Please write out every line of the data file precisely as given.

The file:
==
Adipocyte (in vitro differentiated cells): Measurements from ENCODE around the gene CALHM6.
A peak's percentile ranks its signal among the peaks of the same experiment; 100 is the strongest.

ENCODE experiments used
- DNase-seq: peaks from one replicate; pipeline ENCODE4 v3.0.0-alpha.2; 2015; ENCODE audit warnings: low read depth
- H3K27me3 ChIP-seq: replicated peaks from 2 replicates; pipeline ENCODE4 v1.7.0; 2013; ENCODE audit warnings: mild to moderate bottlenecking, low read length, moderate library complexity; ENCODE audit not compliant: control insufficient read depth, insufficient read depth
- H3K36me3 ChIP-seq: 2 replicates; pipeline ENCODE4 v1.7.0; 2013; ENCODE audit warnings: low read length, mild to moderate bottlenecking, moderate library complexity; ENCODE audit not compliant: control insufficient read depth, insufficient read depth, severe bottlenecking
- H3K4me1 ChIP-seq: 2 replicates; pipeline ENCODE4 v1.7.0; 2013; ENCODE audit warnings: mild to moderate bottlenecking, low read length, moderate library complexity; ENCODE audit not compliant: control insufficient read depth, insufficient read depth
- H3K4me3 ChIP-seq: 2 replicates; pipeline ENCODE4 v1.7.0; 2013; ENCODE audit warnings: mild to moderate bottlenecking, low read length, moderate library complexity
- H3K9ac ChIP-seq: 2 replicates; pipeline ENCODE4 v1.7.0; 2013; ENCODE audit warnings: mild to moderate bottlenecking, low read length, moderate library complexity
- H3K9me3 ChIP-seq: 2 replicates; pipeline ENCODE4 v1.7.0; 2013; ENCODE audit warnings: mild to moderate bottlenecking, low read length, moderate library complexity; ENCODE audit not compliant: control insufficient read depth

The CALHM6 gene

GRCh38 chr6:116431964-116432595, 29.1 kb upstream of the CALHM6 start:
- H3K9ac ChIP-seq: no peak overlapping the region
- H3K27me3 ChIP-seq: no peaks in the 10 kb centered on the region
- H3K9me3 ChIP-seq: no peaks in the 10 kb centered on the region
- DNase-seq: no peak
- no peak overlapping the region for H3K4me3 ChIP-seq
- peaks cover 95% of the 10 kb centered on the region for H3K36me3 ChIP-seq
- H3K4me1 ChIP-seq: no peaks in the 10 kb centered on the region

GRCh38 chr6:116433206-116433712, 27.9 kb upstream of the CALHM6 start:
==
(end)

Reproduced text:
Adipocyte (in vitro differentiated cells): Measurements from ENCODE around the gene CALHM6.
A peak's percentile ranks its signal among the peaks of the same experiment; 100 is the strongest.

ENCODE experiments used
- DNase-seq: peaks from one replicate; pipeline ENCODE4 v3.0.0-alpha.2; 2015; ENCODE audit warnings: low read depth
- H3K27me3 ChIP-seq: replicated peaks from 2 replicates; pipeline ENCODE4 v1.7.0; 2013; ENCODE audit warnings: mild to moderate bottlenecking, low read length, moderate library complexity; ENCODE audit not compliant: control insufficient read depth, insufficient read depth
- H3K36me3 ChIP-seq: 2 replicates; pipeline ENCODE4 v1.7.0; 2013; ENCODE audit warnings: low read length, mild to moderate bottlenecking, moderate library complexity; ENCODE audit not compliant: control insufficient read depth, insufficient read depth, severe bottlenecking
- H3K4me1 ChIP-seq: 2 replicates; pipeline ENCODE4 v1.7.0; 2013; ENCODE audit warnings: mild to moderate bottlenecking, low read length, moderate library complexity; ENCODE audit not compliant: control insufficient read depth, insufficient read depth
- H3K4me3 ChIP-seq: 2 replicates; pipeline ENCODE4 v1.7.0; 2013; ENCODE audit warnings: mild to moderate bottlenecking, low read length, moderate library complexity
- H3K9ac ChIP-seq: 2 replicates; pipeline ENCODE4 v1.7.0; 2013; ENCODE audit warnings: mild to moderate bottlenecking, low read length, moderate library complexity
- H3K9me3 ChIP-seq: 2 replicates; pipeline ENCODE4 v1.7.0; 2013; ENCODE audit warnings: mild to moderate bottlenecking, low read length, moderate library complexity; ENCODE audit not compliant: control insufficient read depth

The CALHM6 gene

GRCh38 chr6:116431964-116432595, 29.1 kb upstream of the CALHM6 start:
- H3K9ac ChIP-seq: no peak overlapping the region
- H3K27me3 ChIP-seq: no peaks in the 10 kb centered on the region
- H3K9me3 ChIP-seq: no peaks in the 10 kb centered on the region
- DNase-seq: no peak
- no peak overlapping the region for H3K4me3 ChIP-seq
- peaks cover 95% of the 10 kb centered on the region for H3K36me3 ChIP-seq
- H3K4me1 ChIP-seq: no peaks in the 10 kb centered on the region

GRCh38 chr6:116433206-116433712, 27.9 kb upstream of the CALHM6 start: